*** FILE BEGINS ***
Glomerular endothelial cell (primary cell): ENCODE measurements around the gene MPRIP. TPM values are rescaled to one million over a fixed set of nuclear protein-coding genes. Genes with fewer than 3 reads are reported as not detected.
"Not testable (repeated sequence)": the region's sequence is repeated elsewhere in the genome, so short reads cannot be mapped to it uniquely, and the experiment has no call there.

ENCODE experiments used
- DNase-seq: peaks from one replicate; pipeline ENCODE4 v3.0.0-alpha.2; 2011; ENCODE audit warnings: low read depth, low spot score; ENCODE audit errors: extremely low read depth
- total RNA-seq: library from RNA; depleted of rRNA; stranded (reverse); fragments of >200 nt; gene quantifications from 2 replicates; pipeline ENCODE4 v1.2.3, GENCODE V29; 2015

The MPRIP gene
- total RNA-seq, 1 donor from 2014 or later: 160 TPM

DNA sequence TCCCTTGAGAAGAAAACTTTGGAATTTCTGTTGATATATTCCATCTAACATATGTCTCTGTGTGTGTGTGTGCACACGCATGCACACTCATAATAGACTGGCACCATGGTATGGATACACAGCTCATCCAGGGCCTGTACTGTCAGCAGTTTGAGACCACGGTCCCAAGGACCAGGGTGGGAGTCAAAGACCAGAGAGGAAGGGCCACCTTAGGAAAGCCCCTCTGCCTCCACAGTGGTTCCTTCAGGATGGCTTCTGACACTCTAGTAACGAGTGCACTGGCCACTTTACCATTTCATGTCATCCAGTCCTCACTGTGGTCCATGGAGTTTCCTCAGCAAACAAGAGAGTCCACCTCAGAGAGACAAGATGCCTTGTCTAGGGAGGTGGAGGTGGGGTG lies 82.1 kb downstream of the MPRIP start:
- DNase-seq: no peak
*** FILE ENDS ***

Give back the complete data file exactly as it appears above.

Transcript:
Glomerular endothelial cell (primary cell): ENCODE measurements around the gene MPRIP. TPM values are rescaled to one million over a fixed set of nuclear protein-coding genes. Genes with fewer than 3 reads are reported as not detected.
"Not testable (repeated sequence)": the region's sequence is repeated elsewhere in the genome, so short reads cannot be mapped to it uniquely, and the experiment has no call there.

ENCODE experiments used
- DNase-seq: peaks from one replicate; pipeline ENCODE4 v3.0.0-alpha.2; 2011; ENCODE audit warnings: low read depth, low spot score; ENCODE audit errors: extremely low read depth
- total RNA-seq: library from RNA; depleted of rRNA; stranded (reverse); fragments of >200 nt; gene quantifications from 2 replicates; pipeline ENCODE4 v1.2.3, GENCODE V29; 2015

The MPRIP gene
- total RNA-seq, 1 donor from 2014 or later: 160 TPM

DNA sequence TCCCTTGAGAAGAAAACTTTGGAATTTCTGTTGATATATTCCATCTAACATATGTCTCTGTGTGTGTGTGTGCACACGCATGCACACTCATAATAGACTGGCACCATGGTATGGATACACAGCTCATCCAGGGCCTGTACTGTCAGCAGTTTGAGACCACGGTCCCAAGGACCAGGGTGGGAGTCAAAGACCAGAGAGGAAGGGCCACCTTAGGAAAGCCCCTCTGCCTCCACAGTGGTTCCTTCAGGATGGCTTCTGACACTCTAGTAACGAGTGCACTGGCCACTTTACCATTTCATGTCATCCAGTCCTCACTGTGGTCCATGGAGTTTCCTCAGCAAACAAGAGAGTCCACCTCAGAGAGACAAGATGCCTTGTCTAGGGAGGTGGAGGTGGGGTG lies 82.1 kb downstream of the MPRIP start:
- DNase-seq: no peak